And when we believe.  Really believe.  REAAAALLLLLY BELIEVE, we will throw money at it.

Isn’t that what we’re doing in fundraising?

Isn’t that what we should be doing in fundraising?

Telling a story that people REEEEAAAAALLLLLLLYYYYY BELIEVE in?

“You can cure cancer.”

“You can save them all.”

“You can teach them.”

“You can _________________.”

OK, sure, but the infrastructure of these campaigns is so huge they can AFFORD to raise big dollars.  They can AFFORD huge campaigns and they call all the time and they text and they post and they have ad campaigns and . . . .

Do you think that anybody gave because Sheldon Adelson did?

Or because Mark Cuban did?

Or because they call 3 times a day and you get 20 emails a week?  And, hey, many of – if not most of – those callers are volunteers, so that’s a double-whammy of engagement.  Imagine if your cause was SO IMPORTANT to people, not only did they give, but they got on the phones and encouraged others to give, too.

No, they gave because they believe the story.

And that’s what we have to learn from these political campaigns.  That’s what we have to learn from $721M worth of gifts less than $200.

Tell a story people really believe in.  Tell them the story of the world they will bring about that is free of cancer and all kids are educated and people don’t go hungry at night and every dog has a home.  Tell them that story.  Give them hope and they’ll make the story come true.

What’s in a (Fundraising) Name?

I read a lot about fundraising.  Too much, maybe.  But I’m fascinated by what my colleagues and other fundraisers are doing, what best practices are and what’s new and innovative in the field.  There’s not a week that goes by that I don’t steal something I’ve read or heard about it and put it into place in my shop.  Recently, I’ve begun to see a trend.

Names – what we call things – have been nagging at me lately.  It seems that more and more, though, I’m hearing “Fundraising” referred to as something to do with money.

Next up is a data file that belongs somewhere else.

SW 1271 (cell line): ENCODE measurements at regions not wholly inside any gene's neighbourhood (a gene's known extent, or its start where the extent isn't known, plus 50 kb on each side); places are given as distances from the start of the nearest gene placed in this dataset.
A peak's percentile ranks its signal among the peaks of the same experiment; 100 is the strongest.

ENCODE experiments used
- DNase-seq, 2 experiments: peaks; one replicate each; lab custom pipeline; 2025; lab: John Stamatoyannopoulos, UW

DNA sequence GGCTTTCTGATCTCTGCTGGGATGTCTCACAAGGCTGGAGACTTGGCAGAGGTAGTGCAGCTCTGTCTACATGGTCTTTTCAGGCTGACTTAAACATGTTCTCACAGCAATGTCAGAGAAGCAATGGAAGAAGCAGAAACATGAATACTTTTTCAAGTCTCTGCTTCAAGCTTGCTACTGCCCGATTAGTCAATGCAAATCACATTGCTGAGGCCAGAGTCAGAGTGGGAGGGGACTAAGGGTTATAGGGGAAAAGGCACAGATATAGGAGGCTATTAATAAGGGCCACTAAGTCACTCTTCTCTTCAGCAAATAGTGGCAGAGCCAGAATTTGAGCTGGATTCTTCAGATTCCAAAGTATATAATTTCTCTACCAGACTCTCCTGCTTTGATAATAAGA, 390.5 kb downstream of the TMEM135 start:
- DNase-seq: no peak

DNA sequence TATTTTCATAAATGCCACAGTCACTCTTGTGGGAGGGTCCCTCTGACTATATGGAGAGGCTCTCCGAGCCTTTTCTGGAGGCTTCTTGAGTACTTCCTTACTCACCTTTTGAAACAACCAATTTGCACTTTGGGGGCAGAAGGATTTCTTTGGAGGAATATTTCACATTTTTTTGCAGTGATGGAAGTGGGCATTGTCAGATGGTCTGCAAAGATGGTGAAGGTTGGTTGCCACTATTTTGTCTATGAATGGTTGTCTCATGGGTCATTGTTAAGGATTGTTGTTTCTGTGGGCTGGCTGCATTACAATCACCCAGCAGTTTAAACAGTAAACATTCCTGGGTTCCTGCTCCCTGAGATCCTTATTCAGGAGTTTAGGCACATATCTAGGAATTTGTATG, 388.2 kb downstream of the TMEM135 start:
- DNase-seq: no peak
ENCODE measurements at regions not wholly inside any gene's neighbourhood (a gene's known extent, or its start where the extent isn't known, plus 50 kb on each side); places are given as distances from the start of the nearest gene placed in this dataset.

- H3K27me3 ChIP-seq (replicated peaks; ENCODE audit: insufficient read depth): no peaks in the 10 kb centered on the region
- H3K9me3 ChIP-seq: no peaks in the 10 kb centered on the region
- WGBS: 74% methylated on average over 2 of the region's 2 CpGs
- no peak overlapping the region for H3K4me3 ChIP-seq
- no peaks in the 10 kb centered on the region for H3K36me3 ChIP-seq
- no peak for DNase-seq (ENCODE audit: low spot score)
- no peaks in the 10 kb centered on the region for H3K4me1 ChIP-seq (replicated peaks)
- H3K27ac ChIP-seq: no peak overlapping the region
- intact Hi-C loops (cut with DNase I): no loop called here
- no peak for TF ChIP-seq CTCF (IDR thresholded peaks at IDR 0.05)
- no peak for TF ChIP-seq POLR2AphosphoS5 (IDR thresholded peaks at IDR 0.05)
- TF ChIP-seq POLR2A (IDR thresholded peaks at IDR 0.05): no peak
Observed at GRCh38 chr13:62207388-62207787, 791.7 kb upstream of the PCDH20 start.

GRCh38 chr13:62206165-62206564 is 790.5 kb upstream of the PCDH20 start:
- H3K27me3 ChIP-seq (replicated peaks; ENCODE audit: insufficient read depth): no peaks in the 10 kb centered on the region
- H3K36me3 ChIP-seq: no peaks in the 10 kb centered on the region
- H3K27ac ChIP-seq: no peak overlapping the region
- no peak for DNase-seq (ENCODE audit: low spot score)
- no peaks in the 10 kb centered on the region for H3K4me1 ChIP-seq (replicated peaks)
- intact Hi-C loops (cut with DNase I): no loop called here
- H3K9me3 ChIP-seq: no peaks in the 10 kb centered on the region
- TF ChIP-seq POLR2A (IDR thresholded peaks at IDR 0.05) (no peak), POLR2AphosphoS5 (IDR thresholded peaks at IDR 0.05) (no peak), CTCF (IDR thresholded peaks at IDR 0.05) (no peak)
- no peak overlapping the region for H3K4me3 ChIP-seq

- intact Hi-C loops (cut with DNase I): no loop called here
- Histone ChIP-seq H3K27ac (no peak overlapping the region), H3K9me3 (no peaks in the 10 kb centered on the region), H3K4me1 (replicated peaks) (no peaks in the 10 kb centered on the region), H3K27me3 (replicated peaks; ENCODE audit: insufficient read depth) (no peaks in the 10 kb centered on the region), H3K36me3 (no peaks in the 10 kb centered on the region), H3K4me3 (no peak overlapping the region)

The titles I’ve most recently seen – repeatedly:

  • Fund Development
  • Resource Development
  • Financial/Finance Development

These were in context of either Chief Development Officer or Major Gift positions or in describing departments as a whole.

Of course, you know how feel about the title “Annual Fund.”

When did we start sneaking money back into Fundraising?

I’d been in fundraising about 5-6 or years before I worked in a true development shop and I remember asking, “Why is it called development?”

And my mentor (a brilliant development person and phenomenal teacher of relationship-based fundraising) replied:

 “Because, by developing relationships with donors who support our organization’s mission, we’re helping to develop and grow the organization itself and the services we provide to those who need them.  We are not the mission, but we’re making the mission happen.”

This article from 2003 in the Chronicle of Higher Education says it even more clearly:

The time we spend cultivating or soliciting donors is fund raising; that spent aligning fund-raising goals with institutional planning and maturation is development.

Mark J. Drozdowski
“Development and Fundraising:  What’s the Difference?
http://www.chronicle.com/article/DevelopmentFund-Raising-/45139

In the Annual Fund, we have 1,001 different benchmarks – dollars, retention rates, renewal rates, acquisition percentages – pick one or ten of your favorites.  All important, all necessary.

But when we reduce the profession to a fund, or say that we are just “developing” that bottom line number, we are, in name, pigeon-holing ourselves into a limited scope.  And we’re telling our donors, our beneficiaries, our colleagues and our leadership and boards that we’re just about the bottom line.

If we limit ourselves to just developing resources or budget line-items, we’re missing the soul of the profession.  If it’s just about “fund development,” we reduce our important work to a transaction.

And transactions are much easier than relationships.  Transactions might hit the goal, but they don’t feed the hungry, educate the children, engage the community or ensure safety and security.

With apologies to William Shakespeare, in this case, a profession by any other name doesn’t smell as sweet.

 

How to make (Fundraising) Data Fun

I was inspired this week by a colleague, a very talented and smart fundraiser, who was talking about some of the challeng . . . er, opportunities . . . we’re both facing and she says, “How do I make data fun?  How do I get my data person to get INTO it and really WANT to dig in, get it right and find joy in it?

And I thought . . . .

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Because you can talk about the HOW until the cows come home, but if we don’t have the WHY and we don’t find some joy in it, it won’t get done.

So, here goes . . . how do we Make Fundraising Data Fun: